With the rise in popularity of chat-based collaboration software such as Microsoft Teams and Slack, bots have become more and more prominent. Using natural language as a user interface medium allows for a more expressive, "human" aspect to computing. While bot technology is somewhat new, modern frameworks and open, standardized APIs allow customers to rapidly create intelligent bots that understand human intent and perform tasks on behalf of a user. We at Microsoft Health & Life Sciences (HLS) have been working with customers to see how bot technology can empower healthcare workers to achieve more.
What is a "Bot"?
A bot is a computer program that can understand a human's intent in an intelligent way. Bots differ from traditional computer interfaces (links, buttons, etc.) in that you can speak natural language commands to control system behavior. A well-designed bot will then understand the user's intent, and perform tasks (often tedious, repetitious tasks) on behalf of the user.
You've probably already interacted with a bot... ever get a "pop-up" on a shopping site that shows an avatar of a "real" person asking you if you need help? While sometimes annoying, these bots perform a valuable service for the retailer: They can monitor and triage user issues. They can determine when you may be having trouble finding something or need help with the site. The bot can ask you questions, then route you to a live human if needed.
The language and intent understanding capabilities of a bot make it a perfect addition to text, email, and message-based channels such as email, Microsoft Teams, Slack, and Facebook Messenger. For example, I have a Bot that scans my emails for me looking for follow up items that I need to get done. When the Bot finds an email where I promise a customer to follow up with something, the bot will notify me and give me the option to create a reminder. When I purchase things online, some sites have a bot that allows me to ask questions about my order and get shipping updates -- all through Facebook Messenger!
Using a bot to look up codes for infections of the central nervous system.
Bots have been used to understand user intent and automate tasks in collaborative scenarios, but how can Bots be used in a healthcare context? The next sections will explore use case scenarios where Bots can assist healthcare workers with their critical duties and focus on two scenarios that we have customers using Bots for today.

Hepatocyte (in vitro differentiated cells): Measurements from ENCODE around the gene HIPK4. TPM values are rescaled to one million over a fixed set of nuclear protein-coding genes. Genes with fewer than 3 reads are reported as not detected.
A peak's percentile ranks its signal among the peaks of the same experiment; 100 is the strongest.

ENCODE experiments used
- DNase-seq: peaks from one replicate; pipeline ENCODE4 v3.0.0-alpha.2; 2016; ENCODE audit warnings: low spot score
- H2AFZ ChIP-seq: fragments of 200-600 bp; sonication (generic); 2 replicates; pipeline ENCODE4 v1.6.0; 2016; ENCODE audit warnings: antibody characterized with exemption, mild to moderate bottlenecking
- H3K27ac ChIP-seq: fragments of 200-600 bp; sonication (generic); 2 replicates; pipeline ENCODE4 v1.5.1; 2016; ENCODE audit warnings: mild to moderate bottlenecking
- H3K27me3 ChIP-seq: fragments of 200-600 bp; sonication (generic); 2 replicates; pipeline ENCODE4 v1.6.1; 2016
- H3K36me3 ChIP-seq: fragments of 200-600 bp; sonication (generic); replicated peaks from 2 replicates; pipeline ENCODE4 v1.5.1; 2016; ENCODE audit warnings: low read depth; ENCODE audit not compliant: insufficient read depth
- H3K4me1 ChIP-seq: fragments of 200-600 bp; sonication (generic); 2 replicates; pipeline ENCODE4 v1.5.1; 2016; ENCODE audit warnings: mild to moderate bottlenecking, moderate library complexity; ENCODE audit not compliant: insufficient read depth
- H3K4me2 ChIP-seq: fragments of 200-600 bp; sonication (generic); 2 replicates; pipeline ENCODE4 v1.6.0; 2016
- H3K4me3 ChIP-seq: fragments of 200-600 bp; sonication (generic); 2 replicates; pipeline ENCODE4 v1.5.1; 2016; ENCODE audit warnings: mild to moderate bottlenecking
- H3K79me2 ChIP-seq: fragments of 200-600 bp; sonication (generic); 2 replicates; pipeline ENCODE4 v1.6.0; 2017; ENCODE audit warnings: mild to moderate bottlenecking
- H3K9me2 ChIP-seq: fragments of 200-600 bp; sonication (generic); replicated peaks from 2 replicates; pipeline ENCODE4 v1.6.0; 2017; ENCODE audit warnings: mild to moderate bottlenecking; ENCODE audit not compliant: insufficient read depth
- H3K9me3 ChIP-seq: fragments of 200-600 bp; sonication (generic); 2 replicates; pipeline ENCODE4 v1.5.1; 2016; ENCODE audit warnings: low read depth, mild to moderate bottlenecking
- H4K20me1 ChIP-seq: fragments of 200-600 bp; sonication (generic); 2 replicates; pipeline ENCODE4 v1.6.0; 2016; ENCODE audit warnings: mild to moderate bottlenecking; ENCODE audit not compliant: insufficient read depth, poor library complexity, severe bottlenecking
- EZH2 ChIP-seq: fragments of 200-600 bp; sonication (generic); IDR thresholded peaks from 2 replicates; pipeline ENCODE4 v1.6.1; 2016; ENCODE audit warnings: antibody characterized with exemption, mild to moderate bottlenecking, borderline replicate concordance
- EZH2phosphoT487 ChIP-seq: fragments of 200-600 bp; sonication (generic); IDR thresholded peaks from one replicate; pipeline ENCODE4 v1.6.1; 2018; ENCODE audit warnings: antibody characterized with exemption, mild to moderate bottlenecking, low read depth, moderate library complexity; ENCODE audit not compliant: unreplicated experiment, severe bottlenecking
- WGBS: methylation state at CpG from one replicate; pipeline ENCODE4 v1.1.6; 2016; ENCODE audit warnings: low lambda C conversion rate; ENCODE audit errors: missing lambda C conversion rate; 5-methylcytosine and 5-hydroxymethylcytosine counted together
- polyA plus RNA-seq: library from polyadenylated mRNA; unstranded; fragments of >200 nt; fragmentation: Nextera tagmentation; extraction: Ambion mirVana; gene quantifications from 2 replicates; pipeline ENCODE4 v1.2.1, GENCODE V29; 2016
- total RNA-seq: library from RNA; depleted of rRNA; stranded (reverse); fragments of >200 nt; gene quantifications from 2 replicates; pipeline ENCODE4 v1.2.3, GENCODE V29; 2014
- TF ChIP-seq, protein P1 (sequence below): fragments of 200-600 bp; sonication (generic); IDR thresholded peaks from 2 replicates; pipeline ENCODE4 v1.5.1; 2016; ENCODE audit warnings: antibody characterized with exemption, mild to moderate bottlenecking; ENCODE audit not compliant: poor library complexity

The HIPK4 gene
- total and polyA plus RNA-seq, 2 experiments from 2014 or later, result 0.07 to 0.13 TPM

ICD10 Code Lookup
When you visit a health care provider, your ailment is typically classified by a code from the International Classification of Diseases (ICD, 10th revision). These codes are attached to everything from diagnosis to treatment to billing. The challenge is that there are over 90,000 of these codes, and health care staff cannot remember them all. Depending on the user-friendliness of the system, looking up these codes can be very time-consuming and error prone process.
But, what if the clinician could simply ask for a code using natural language? For example, asking "Give me a list of codes for edema of orbit" would return:
H0522: Edema of orbit
H05221: Edema of right orbit
H05222: Edema of left orbit
H05223: Edema of bilateral orbit
H05229: Edema of unspecified orbit
Actual ICD10 bot (aptly named "ICD2") running in Microsoft Teams.
Want to make it real? The source code for just such a bot can be found here.
Care Team Huddles
A huddle is a short, stand-up meeting (10 minutes or less) that is typically used once at the start of each workday or shift change. Patient status is shared, processes are monitored, checklists are created, and tasks are assigned -- it's an important practice followed by most healthcare providers. A huddle mixes collaboration with process management, and is a great use case for a Microsoft Teams and a Bot.
An effective huddle solution allows your staff to:
Measure and identify best practices across your organization.
Identify patient care issues and potential causes.
Monitor checklists and assign tasks.
Share ideas with your health team using natural conversations.
With Microsoft Teams, all the huddle information is kept in one place, and is readily available for the next huddle.
Want to make it real? The source code for just such a solution can be found here.
Additional Bot Use Cases
There are several additional scenarios where Bots can assist healthcare workers:
Bots can assist clinicians with finding out who is on staff or who knows a particular language.
Bots can help staff trade and swap shift schedules.
Bots can help researchers automate testing and assist with the analysis of test results.
Combine a Bot with voice input and allow your healthcare staff to work practically "hands free".
Bots can poll staff for meal choices - and even order the food!
While Bot technology is in it's infancy, capabilities that were thought out of reach a few years ago are available right now. The open and connected nature of the cloud has never made it easier to connect systems and services, and Bots provide the next evolution in user interface design. Platforms like Microsoft Teams, Microsoft Bot Framework, and Microsoft Cognitive Services make it easy for customers to build solutions that connect platforms and automate tasks in an intuitive way.